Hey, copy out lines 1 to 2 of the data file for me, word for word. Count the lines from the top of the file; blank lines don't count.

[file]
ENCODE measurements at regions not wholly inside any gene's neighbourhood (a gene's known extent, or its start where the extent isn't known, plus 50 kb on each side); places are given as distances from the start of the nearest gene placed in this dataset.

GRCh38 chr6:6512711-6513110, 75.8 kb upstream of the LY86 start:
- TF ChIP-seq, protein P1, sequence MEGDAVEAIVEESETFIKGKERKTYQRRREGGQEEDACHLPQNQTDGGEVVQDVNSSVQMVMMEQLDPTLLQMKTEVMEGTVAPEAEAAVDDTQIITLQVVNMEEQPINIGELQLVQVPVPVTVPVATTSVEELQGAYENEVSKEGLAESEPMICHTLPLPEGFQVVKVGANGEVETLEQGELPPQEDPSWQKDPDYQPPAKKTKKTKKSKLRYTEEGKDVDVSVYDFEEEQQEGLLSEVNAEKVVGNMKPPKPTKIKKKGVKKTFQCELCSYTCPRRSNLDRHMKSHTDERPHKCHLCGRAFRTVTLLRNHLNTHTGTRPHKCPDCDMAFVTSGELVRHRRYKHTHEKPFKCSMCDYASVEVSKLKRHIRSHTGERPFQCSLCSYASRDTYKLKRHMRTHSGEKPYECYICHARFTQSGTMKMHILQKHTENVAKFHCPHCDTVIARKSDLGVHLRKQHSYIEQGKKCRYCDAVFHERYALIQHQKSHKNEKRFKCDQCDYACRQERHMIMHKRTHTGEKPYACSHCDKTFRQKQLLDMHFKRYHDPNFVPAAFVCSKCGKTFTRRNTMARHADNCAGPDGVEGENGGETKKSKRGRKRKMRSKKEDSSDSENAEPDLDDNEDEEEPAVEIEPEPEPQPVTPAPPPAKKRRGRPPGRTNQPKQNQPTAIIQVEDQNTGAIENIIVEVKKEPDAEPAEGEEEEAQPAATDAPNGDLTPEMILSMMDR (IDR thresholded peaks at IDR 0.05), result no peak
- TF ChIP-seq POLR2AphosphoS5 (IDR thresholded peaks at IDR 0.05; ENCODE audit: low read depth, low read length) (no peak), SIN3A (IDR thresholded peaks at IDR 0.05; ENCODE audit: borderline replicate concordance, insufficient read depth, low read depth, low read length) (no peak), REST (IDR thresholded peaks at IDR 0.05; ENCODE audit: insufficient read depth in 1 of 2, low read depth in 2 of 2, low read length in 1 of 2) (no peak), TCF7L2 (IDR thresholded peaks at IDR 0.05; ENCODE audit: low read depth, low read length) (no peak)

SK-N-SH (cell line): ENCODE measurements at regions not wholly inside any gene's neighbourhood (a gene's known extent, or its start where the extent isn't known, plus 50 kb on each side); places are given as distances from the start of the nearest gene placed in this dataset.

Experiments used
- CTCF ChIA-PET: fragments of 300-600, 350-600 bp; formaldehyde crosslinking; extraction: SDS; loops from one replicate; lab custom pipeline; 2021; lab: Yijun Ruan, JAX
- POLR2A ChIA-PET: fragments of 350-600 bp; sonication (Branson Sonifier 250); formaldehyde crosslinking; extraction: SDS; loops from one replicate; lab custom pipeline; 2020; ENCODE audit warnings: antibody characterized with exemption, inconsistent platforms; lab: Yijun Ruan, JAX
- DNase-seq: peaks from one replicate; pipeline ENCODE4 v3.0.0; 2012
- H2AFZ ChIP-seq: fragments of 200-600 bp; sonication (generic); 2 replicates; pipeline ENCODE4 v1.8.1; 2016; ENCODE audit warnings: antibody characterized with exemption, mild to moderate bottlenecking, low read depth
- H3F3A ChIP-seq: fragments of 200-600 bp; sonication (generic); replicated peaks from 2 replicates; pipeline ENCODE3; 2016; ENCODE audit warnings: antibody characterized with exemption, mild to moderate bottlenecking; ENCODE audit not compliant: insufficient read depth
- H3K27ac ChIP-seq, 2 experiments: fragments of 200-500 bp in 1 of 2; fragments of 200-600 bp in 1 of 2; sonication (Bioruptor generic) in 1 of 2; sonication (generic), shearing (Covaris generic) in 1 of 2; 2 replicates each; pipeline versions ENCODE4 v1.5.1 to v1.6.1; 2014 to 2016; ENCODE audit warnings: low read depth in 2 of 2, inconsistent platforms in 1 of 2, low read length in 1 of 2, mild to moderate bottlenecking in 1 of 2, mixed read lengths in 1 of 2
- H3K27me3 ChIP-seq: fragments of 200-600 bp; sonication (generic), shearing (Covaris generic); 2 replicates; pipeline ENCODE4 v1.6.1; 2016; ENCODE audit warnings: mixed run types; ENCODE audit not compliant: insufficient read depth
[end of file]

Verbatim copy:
ENCODE measurements at regions not wholly inside any gene's neighbourhood (a gene's known extent, or its start where the extent isn't known, plus 50 kb on each side); places are given as distances from the start of the nearest gene placed in this dataset.

GRCh38 chr6:6512711-6513110, 75.8 kb upstream of the LY86 start: